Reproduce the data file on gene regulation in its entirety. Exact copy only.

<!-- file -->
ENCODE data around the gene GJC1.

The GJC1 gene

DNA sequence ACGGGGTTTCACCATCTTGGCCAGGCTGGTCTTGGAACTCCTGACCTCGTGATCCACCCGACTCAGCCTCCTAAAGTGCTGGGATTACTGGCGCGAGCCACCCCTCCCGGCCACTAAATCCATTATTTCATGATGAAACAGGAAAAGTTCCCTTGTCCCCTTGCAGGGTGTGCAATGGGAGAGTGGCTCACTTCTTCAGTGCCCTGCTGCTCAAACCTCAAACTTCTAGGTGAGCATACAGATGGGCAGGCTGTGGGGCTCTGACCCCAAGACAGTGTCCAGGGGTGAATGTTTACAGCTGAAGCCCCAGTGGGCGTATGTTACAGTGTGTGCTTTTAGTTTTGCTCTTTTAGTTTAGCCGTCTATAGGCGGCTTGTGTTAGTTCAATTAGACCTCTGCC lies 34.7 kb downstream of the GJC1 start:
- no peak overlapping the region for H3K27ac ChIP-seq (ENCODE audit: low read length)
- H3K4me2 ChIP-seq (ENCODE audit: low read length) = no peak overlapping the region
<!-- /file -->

ENCODE data around the gene GJC1.

The GJC1 gene

DNA sequence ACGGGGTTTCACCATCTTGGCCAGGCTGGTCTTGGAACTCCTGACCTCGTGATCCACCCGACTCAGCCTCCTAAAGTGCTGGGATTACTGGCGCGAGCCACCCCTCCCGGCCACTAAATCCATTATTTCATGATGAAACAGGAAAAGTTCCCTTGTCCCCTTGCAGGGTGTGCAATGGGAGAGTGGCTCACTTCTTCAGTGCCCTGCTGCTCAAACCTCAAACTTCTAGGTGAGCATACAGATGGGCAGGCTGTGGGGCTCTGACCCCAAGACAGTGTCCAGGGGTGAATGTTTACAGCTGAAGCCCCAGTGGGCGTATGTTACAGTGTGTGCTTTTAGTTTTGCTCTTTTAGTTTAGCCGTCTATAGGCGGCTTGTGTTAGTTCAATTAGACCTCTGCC lies 34.7 kb downstream of the GJC1 start:
- no peak overlapping the region for H3K27ac ChIP-seq (ENCODE audit: low read length)
- H3K4me2 ChIP-seq (ENCODE audit: low read length) = no peak overlapping the region